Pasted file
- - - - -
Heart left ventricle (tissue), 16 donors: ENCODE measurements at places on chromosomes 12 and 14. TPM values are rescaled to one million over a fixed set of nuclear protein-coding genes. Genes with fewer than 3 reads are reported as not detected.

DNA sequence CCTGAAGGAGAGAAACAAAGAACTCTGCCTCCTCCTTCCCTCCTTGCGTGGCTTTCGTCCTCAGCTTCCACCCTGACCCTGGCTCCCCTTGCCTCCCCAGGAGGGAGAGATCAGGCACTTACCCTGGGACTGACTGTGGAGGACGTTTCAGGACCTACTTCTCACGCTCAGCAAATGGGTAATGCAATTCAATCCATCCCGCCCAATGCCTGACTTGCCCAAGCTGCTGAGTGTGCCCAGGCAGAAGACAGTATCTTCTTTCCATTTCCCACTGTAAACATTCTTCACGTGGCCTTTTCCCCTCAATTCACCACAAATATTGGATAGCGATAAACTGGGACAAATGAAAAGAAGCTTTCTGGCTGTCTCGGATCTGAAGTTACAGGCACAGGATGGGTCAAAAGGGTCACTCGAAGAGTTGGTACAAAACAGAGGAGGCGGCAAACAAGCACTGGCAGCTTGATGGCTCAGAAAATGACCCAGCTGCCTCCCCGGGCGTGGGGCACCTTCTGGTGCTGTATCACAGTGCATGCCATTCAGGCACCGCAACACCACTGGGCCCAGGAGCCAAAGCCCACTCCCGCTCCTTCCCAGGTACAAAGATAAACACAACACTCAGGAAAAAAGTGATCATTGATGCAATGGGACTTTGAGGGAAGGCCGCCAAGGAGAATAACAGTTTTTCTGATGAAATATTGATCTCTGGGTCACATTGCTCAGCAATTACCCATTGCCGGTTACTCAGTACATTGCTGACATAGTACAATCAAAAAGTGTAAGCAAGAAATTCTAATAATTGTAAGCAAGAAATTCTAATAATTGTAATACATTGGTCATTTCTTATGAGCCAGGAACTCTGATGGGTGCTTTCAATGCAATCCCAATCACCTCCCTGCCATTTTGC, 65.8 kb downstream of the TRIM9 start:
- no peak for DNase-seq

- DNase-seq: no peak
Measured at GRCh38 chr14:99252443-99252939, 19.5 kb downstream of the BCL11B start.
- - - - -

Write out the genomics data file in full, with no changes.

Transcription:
Heart left ventricle (tissue), 16 donors: ENCODE measurements at places on chromosomes 12 and 14. TPM values are rescaled to one million over a fixed set of nuclear protein-coding genes. Genes with fewer than 3 reads are reported as not detected.

DNA sequence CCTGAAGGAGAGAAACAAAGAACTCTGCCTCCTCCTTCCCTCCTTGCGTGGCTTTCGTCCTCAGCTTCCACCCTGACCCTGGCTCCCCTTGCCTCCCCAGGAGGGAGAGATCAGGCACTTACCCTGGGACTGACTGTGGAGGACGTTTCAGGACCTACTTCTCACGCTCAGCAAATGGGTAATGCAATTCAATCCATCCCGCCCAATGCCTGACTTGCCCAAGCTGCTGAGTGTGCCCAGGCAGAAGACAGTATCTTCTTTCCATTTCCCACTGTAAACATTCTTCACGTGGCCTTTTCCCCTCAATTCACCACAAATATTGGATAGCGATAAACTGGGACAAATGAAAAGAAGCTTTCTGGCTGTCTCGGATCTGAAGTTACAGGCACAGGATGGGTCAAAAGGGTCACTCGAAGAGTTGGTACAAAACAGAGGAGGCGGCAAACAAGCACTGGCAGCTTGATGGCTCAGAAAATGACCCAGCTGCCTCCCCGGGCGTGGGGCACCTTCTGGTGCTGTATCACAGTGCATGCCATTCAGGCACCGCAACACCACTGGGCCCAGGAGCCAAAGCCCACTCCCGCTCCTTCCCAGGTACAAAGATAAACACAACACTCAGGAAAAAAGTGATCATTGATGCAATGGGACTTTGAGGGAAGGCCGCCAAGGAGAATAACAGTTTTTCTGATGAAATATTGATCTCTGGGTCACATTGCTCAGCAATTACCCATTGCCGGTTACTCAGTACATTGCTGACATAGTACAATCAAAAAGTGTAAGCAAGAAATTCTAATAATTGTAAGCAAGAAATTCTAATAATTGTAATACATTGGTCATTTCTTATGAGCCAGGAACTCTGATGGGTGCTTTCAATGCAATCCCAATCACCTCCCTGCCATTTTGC, 65.8 kb downstream of the TRIM9 start:
- no peak for DNase-seq

- DNase-seq: no peak
Measured at GRCh38 chr14:99252443-99252939, 19.5 kb downstream of the BCL11B start.